Motorists urged to be patient with plows during snowstorms
Scott G Winterton, Deseret News
SALT LAKE CITY — As the Wasatch Front endured yet another heavy snowstorm Sunday night and Monday morning, state, county and city officials urged Utahns to stay patient with road conditions.
Salt Lake City spokesman Art Raymond said commuters should use common sense when planning their travel and consider which roads are likely to be cleared first and which could be dangerous.
"We place a high priority on roads that give access to essential services such as hospitals and police stations," Raymond said. "The roads may get slow, but they're clearer than taking the back way."
Salt Lake City's highest priority roadways include Second, Third and 11th avenues; and 400 South, 500 South, 600 South and 900 South. State roads including 700 East, 4500 South and State Street also are high-priority roads in Utah's capital city, but they're maintained by the Utah Department of Transportation.
UDOT also prioritizes snow removal. Freeways and essential services roadways are the highest priority, followed by key state roads such as State Street.
UDOT spokesman John Gleason said it's important to for residents to remember that various roads that intersect within the same neighborhood may fall under different jurisdictions, especially when they are calling to make a request or complaint.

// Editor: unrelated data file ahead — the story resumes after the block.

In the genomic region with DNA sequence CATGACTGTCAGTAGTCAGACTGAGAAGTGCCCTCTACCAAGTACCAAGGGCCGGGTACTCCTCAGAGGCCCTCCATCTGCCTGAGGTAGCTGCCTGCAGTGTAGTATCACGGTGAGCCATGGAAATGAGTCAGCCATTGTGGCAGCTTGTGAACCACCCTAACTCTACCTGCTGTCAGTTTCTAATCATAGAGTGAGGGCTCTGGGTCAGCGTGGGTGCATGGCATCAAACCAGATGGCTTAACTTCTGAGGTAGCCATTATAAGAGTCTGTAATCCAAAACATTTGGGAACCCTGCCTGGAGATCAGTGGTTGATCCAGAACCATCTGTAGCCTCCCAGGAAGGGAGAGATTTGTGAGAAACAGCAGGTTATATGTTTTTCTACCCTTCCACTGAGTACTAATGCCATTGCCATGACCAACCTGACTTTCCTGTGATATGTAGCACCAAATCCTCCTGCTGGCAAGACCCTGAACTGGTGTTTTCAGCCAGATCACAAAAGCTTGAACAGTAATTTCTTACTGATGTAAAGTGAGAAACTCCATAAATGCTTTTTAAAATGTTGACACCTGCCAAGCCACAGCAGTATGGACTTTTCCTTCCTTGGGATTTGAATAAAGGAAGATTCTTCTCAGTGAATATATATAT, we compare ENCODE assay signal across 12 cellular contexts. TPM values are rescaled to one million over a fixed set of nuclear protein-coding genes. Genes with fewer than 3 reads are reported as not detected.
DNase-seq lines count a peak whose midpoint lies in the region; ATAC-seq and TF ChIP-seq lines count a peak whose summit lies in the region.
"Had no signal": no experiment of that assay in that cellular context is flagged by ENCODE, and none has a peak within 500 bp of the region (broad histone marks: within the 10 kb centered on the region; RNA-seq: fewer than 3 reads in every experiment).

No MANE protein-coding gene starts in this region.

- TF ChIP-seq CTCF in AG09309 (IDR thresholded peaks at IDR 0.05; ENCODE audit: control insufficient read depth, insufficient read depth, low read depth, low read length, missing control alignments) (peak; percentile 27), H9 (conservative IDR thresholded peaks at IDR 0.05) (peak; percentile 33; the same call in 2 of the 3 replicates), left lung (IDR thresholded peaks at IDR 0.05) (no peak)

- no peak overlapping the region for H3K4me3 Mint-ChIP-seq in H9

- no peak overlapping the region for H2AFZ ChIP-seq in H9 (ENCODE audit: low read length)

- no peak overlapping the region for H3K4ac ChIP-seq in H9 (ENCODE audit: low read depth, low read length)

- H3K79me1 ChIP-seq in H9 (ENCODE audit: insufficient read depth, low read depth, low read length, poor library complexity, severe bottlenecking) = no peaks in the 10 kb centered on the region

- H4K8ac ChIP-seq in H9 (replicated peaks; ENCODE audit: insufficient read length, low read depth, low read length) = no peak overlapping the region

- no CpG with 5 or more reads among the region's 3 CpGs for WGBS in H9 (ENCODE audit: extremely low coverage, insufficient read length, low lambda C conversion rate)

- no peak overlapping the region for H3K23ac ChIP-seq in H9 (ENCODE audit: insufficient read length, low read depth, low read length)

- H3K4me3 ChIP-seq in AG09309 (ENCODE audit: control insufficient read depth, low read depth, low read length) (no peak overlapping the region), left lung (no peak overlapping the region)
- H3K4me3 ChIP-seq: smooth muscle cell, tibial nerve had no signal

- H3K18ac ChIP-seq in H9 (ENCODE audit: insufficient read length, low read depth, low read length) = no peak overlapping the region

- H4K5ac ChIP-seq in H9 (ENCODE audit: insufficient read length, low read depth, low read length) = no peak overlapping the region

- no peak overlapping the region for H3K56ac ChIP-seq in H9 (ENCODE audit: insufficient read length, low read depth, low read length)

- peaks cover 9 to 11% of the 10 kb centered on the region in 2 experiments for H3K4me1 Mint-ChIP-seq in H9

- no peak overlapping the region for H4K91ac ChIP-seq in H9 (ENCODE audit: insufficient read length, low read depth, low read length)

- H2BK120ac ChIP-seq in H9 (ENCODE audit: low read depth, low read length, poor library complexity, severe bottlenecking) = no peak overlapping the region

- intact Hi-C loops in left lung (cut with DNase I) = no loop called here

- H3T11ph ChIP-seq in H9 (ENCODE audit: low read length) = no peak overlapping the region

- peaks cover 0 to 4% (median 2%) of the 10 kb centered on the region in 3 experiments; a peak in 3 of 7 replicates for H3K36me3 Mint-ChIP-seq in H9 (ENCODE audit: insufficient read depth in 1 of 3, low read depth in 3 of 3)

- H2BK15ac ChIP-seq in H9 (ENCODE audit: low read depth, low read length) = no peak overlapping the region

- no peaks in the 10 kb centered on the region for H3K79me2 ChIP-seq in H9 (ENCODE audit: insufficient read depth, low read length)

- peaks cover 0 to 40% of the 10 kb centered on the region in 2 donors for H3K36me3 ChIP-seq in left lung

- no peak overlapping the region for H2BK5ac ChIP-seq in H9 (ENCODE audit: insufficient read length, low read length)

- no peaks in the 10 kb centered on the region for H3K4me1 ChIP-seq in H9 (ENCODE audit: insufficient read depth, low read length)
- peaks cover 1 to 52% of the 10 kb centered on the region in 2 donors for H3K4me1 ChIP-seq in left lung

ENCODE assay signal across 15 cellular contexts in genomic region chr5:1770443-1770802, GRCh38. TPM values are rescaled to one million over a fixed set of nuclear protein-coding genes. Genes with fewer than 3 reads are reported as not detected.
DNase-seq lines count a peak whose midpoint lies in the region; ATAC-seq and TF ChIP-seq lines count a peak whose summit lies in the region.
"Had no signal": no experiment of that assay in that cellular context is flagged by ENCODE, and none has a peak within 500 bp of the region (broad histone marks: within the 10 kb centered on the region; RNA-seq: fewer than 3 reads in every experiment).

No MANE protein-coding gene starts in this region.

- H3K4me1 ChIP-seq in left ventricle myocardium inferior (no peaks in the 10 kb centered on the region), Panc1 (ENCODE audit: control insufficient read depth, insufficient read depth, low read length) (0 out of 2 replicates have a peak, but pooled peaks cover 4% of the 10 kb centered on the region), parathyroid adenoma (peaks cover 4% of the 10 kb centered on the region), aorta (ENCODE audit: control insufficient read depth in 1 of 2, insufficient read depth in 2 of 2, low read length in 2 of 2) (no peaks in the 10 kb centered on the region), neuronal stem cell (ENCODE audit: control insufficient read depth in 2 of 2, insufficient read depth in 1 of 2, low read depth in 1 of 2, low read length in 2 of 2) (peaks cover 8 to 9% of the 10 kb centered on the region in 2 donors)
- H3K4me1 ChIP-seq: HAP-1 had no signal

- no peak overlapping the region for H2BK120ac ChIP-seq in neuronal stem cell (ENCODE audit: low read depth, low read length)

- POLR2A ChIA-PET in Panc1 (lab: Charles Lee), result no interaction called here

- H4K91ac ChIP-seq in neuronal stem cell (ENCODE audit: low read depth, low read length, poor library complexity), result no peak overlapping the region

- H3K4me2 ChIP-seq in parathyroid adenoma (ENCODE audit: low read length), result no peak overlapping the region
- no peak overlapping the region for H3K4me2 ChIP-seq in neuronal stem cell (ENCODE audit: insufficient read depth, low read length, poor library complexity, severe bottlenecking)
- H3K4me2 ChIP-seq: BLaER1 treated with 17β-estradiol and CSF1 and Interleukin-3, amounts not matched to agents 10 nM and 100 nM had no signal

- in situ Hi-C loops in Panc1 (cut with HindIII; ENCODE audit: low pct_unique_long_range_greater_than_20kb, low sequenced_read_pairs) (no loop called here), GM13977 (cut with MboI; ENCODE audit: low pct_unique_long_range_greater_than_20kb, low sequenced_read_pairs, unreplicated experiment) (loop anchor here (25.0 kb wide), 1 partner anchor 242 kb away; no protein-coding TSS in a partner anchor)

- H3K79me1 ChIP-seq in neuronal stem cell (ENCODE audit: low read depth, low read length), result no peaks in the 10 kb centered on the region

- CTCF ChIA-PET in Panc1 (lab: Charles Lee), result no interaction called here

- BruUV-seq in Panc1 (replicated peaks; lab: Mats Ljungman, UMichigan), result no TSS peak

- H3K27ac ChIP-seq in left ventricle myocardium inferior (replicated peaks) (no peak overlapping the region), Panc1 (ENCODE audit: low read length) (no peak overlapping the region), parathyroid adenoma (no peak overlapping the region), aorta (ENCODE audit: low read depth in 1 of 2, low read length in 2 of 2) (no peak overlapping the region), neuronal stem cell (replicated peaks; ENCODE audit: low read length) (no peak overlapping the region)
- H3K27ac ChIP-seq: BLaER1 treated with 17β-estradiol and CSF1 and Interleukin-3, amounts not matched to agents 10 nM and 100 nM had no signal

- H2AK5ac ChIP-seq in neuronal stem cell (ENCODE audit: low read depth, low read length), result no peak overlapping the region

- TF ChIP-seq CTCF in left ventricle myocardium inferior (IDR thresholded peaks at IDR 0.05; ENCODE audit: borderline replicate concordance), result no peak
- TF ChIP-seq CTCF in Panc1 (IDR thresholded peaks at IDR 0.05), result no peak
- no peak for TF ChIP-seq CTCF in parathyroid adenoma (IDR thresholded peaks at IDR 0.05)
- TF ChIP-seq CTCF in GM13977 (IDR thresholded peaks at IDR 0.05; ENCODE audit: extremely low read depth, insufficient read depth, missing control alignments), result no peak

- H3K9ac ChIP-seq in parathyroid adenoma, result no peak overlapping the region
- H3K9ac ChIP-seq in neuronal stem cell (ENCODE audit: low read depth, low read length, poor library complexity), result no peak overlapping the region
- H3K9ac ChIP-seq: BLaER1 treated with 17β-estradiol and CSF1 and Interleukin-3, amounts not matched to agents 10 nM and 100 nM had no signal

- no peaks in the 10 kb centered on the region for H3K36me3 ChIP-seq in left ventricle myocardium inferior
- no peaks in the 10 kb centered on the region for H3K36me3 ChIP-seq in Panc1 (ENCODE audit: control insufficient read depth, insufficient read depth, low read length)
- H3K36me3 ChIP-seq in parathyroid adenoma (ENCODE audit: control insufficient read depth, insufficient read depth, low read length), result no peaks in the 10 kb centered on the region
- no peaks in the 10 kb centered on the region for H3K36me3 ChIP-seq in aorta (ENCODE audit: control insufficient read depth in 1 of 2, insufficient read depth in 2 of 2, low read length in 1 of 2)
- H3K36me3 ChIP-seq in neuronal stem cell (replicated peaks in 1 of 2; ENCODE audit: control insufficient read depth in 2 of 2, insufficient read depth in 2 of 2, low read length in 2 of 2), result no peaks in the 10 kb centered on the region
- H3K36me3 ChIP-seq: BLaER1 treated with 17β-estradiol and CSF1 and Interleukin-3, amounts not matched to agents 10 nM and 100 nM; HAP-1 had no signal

"Our responsibilities are fairly consistent, but sometimes it can be confusing to residents," Gleason said. "People will sometimes look out the front door and see their little side street not plowed, and they'll call UDOT."
UDOT operates about 300 snow removal vehicles along the Wasatch Front. Snowplow drivers typically work 16-hour shifts, the longest consecutive period under law they are allowed to work, officials said.
Salt Lake County Public Works covers a wide swath of unincorporated area, and the county's priorities can shift depending on the geography of the storm, spokesman Kevyn Smeltzer said.
"The main factor besides traffic that dictates (priorities in snow removal) is the location," Smeltzer said. "If the west side of the county wasn't hit very hard but the east side was, we'll send some of our west-side snowplows over to help out."
Keeping roads clear of snow has been especially difficult during recent storms because much of the snow has fallen during peak travel hours. The rush-hour timing has further complicated the daily commute and made it more difficult to pre-treat road conditions, public works officials said.
"The reason why it's so slick … is the fact that (the snow is) hard-packed," said Mike Russell, who drives a snowplow in South Salt Lake. "People are driving on it before the snowplows come out, (and that has) created a hard-packed condition. Once its hard-packed, it's really difficult … to scrape it from the road."
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